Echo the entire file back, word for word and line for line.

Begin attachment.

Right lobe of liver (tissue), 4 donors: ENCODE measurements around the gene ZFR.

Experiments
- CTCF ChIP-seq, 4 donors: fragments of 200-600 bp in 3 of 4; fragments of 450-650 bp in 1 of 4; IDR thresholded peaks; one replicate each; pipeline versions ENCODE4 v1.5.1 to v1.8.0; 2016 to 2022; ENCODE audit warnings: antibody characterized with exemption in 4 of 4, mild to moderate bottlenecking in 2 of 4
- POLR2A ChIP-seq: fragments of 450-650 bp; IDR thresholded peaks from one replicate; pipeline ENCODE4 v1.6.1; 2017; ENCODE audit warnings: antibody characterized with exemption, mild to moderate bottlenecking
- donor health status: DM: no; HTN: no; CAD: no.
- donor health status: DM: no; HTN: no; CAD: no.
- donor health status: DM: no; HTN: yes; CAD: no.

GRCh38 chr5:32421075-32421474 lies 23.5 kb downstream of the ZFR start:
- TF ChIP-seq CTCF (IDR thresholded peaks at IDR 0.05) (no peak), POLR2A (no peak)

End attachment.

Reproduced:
Right lobe of liver (tissue), 4 donors: ENCODE measurements around the gene ZFR.

Experiments
- CTCF ChIP-seq, 4 donors: fragments of 200-600 bp in 3 of 4; fragments of 450-650 bp in 1 of 4; IDR thresholded peaks; one replicate each; pipeline versions ENCODE4 v1.5.1 to v1.8.0; 2016 to 2022; ENCODE audit warnings: antibody characterized with exemption in 4 of 4, mild to moderate bottlenecking in 2 of 4
- POLR2A ChIP-seq: fragments of 450-650 bp; IDR thresholded peaks from one replicate; pipeline ENCODE4 v1.6.1; 2017; ENCODE audit warnings: antibody characterized with exemption, mild to moderate bottlenecking
- donor health status: DM: no; HTN: no; CAD: no.
- donor health status: DM: no; HTN: no; CAD: no.
- donor health status: DM: no; HTN: yes; CAD: no.

GRCh38 chr5:32421075-32421474 lies 23.5 kb downstream of the ZFR start:
- TF ChIP-seq CTCF (IDR thresholded peaks at IDR 0.05) (no peak), POLR2A (no peak)